Posted on | January 16, 2013 | No Comments
Not a lot seemed to happen during the Christmas and New Year holiday season, although the UK Met. Office managed, on the Blairite principle of “today being a good day to bury bad news” to sneak out, at the height of the festivities, their latest assessment that global warming is happening a great deal slower than the climate alarmists would have had us believe. Thank goodness for alert watchers who pushed aside their Christmas pudding to note this volte face, even to suggest that the Maldive Islands won’t be slipping below the surface any moment soon. As global warming has become an article of faith to people who believe in little else, it seems, new terrors will soon be conjugated to frighten us.
Also presented as a sort of faith-based Christmas present was the news that the two great classification societies Germanischer Lloyd and Det Norske Veritas had come to an accommodation and would be merging. We have, of course been here before and the proposed marriage on that occasion was not consummated.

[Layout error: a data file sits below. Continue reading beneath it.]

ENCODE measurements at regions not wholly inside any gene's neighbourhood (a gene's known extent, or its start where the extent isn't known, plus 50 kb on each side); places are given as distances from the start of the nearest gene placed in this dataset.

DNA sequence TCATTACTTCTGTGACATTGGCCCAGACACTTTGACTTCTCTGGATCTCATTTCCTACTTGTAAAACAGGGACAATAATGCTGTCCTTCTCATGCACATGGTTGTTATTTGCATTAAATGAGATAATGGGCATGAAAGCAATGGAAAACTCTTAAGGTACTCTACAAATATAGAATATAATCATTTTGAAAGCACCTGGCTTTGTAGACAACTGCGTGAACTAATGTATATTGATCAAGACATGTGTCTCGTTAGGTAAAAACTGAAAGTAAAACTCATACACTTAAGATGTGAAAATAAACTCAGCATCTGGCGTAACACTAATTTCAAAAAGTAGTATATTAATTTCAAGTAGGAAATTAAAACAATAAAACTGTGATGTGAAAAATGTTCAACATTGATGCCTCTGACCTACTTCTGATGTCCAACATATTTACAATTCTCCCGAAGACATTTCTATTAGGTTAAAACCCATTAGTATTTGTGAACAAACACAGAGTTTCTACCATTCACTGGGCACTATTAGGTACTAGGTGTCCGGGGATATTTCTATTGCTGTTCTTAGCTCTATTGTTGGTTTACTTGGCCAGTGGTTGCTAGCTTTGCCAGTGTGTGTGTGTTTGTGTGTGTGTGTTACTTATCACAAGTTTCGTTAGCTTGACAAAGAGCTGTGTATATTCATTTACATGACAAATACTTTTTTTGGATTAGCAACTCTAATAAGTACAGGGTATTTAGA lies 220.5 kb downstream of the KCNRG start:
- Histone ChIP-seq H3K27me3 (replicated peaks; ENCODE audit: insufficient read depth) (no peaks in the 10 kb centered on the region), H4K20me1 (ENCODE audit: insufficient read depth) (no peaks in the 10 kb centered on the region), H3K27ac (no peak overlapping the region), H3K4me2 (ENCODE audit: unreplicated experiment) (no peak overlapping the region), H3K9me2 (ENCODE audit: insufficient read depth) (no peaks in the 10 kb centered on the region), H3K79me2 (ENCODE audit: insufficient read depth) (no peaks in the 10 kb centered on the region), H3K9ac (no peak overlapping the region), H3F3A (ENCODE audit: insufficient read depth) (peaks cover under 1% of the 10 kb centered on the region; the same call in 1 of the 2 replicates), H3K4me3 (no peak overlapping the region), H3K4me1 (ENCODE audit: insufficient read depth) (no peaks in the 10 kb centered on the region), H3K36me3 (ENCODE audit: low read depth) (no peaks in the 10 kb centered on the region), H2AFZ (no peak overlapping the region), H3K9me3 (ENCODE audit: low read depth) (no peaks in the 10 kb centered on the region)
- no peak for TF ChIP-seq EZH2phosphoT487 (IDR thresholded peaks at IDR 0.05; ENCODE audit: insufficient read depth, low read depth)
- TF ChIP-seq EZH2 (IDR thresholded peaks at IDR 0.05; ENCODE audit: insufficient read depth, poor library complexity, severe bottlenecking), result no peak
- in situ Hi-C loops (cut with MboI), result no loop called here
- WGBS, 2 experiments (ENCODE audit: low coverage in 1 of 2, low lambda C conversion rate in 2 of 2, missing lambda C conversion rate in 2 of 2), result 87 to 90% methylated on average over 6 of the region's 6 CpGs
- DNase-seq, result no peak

Will this be different? Those who like to see the world in a perpetual state of merger and dissolution – the consultants and corporate lawyers – have long been advocating what they describe as “rationalisation” among the large classification societies, despite the fact that they all seem to have managed very well to grow independently over the years. And let’s face it, classification societies are not your average corporation. I have long regarded them as one would look at the great world religions, their rule books constituting their own articles of faith and their high ethos sublimating any base commercial criteria. That’s what I’d like to think, anyway.
When I was at sea the occasional visits from the class surveyor prefaced an air of desperate panic as we strove mightily to be fault-free in every respect as the high priest arrived aboard with his boiler suit to conduct his rituals before the supplicant chief engineer. Over the years, as one got to know other class societies, they could be thought of as different denominations, but while they were polite to one another, they were as likely to merge as Catholics were to join forces with Ulster Protestants.
Well, we have to wish them both well in their joint enterprise in Hamburg and Hovik But as with all such mergers and takeovers, we have to be sympathetic to all those people who were brought up to believe their particular denomination was the best, their career path was pre-ordained, and now, in the great shake-up and shake out, will find their ambitions thwarted and their faith challenged.